During the Vietnam War and throughout our nation's history, brave men and women have always answered their country's call to service. And some -- like the 58,000 remembered on the Wall -- have made the ultimate sacrifice to protect their fellow Americans and our freedom. For that, this nation is eternally grateful.
But we owe the men and woman of our Armed Services more than just our gratitude. As Abraham Lincoln said, we have an obligation "to care for him who shall have borne the battle and for his widow and his orphan."
We must honor our veterans by keeping the promises we have made to them. My father and my uncle served in World War II, and they taught me important lessons about duty, honor and commitment. That's why I volunteered for the Army and why I've worked hard to make sure the Department of Veterans Affairs honors the commitments that were made to our veterans.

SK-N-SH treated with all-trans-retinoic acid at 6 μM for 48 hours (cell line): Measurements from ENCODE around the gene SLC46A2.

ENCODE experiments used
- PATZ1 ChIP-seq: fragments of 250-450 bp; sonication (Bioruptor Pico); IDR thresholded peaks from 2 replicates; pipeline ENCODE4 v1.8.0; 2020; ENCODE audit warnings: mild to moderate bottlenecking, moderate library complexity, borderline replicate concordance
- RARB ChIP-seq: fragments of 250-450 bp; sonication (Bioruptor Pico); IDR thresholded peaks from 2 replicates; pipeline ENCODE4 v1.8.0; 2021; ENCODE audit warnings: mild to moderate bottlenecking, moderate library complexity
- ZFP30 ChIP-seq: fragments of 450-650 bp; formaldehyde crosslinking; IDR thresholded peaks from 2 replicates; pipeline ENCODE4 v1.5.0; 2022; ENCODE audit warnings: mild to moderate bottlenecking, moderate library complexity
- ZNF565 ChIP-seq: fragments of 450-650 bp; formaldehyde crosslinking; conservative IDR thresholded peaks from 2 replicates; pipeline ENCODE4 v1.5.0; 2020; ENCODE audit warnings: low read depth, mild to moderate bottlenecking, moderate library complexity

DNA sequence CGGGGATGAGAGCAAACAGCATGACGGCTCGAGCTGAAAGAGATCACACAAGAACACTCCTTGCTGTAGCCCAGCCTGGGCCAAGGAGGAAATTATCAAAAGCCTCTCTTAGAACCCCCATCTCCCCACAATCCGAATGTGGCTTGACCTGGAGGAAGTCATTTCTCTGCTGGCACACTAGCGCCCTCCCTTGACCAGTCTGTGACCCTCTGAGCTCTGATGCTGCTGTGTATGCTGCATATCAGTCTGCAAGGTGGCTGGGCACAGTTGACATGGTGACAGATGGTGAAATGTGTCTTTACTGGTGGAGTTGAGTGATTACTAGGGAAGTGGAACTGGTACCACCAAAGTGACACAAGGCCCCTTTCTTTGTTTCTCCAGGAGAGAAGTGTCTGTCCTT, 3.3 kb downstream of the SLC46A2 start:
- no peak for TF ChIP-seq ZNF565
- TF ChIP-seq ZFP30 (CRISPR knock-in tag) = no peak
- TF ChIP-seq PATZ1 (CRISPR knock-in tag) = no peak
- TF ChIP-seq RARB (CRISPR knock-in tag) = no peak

Earlier this year, the House passed the Wounded Warrior Assistance Act to improve the transition of wounded service members from the Armed Forces to the Veterans Affairs system and begin to reform the VA disability system to reduce backlogs and inefficiency in the disability evaluation system. I have also supported legislation to protect military retirees from proposed health care fee increases.
Honoring those who have served is something each and every one of us can do. The Library of Congress' Veterans History Project provides a method to preserve our veterans' stories for future generations. The project aims to collect interviews, photographs, diaries and letters from American veterans so their unique accounts will be available for their descendants and for those who simply want to know more about those who have served.
During my time in Congress, I have tried to honor those who have served. I hope you will join me in honoring the memories of those who have fallen and encouraging our veterans to preserve their stories through efforts like the Veterans History Project.